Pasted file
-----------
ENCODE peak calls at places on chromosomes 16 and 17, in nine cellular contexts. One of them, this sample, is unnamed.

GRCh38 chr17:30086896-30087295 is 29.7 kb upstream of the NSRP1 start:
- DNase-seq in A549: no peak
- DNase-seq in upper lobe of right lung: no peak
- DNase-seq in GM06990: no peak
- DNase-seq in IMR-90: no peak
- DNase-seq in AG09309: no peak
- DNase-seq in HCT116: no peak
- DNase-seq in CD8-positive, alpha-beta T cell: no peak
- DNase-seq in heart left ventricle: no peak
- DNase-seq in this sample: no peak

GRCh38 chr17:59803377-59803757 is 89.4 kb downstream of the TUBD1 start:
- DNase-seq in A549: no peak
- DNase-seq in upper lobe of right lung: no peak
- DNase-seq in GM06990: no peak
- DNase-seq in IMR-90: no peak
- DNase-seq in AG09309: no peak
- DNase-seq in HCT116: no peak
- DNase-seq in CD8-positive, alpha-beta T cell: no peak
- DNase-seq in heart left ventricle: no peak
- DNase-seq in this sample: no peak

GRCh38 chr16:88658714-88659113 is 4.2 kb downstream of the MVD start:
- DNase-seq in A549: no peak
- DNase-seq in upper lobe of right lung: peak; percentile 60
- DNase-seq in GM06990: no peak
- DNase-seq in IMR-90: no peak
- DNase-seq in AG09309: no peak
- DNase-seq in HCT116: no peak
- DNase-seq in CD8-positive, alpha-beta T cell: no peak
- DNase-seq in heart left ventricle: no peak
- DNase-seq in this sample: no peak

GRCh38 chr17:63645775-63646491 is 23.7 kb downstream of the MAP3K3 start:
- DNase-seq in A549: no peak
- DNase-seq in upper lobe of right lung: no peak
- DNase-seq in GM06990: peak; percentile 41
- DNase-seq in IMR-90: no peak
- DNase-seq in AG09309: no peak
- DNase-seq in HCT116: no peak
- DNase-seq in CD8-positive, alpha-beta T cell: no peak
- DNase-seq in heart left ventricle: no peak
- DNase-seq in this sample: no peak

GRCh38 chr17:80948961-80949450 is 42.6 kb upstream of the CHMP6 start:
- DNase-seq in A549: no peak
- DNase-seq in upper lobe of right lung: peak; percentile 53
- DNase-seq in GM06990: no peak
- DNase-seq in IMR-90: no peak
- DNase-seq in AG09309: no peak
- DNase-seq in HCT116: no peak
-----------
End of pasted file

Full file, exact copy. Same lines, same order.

ENCODE peak calls at places on chromosomes 16 and 17, in nine cellular contexts. One of them, this sample, is unnamed.

GRCh38 chr17:30086896-30087295 is 29.7 kb upstream of the NSRP1 start:
- DNase-seq in A549: no peak
- DNase-seq in upper lobe of right lung: no peak
- DNase-seq in GM06990: no peak
- DNase-seq in IMR-90: no peak
- DNase-seq in AG09309: no peak
- DNase-seq in HCT116: no peak
- DNase-seq in CD8-positive, alpha-beta T cell: no peak
- DNase-seq in heart left ventricle: no peak
- DNase-seq in this sample: no peak

GRCh38 chr17:59803377-59803757 is 89.4 kb downstream of the TUBD1 start:
- DNase-seq in A549: no peak
- DNase-seq in upper lobe of right lung: no peak
- DNase-seq in GM06990: no peak
- DNase-seq in IMR-90: no peak
- DNase-seq in AG09309: no peak
- DNase-seq in HCT116: no peak
- DNase-seq in CD8-positive, alpha-beta T cell: no peak
- DNase-seq in heart left ventricle: no peak
- DNase-seq in this sample: no peak

GRCh38 chr16:88658714-88659113 is 4.2 kb downstream of the MVD start:
- DNase-seq in A549: no peak
- DNase-seq in upper lobe of right lung: peak; percentile 60
- DNase-seq in GM06990: no peak
- DNase-seq in IMR-90: no peak
- DNase-seq in AG09309: no peak
- DNase-seq in HCT116: no peak
- DNase-seq in CD8-positive, alpha-beta T cell: no peak
- DNase-seq in heart left ventricle: no peak
- DNase-seq in this sample: no peak

GRCh38 chr17:63645775-63646491 is 23.7 kb downstream of the MAP3K3 start:
- DNase-seq in A549: no peak
- DNase-seq in upper lobe of right lung: no peak
- DNase-seq in GM06990: peak; percentile 41
- DNase-seq in IMR-90: no peak
- DNase-seq in AG09309: no peak
- DNase-seq in HCT116: no peak
- DNase-seq in CD8-positive, alpha-beta T cell: no peak
- DNase-seq in heart left ventricle: no peak
- DNase-seq in this sample: no peak

GRCh38 chr17:80948961-80949450 is 42.6 kb upstream of the CHMP6 start:
- DNase-seq in A549: no peak
- DNase-seq in upper lobe of right lung: peak; percentile 53
- DNase-seq in GM06990: no peak
- DNase-seq in IMR-90: no peak
- DNase-seq in AG09309: no peak
- DNase-seq in HCT116: no peak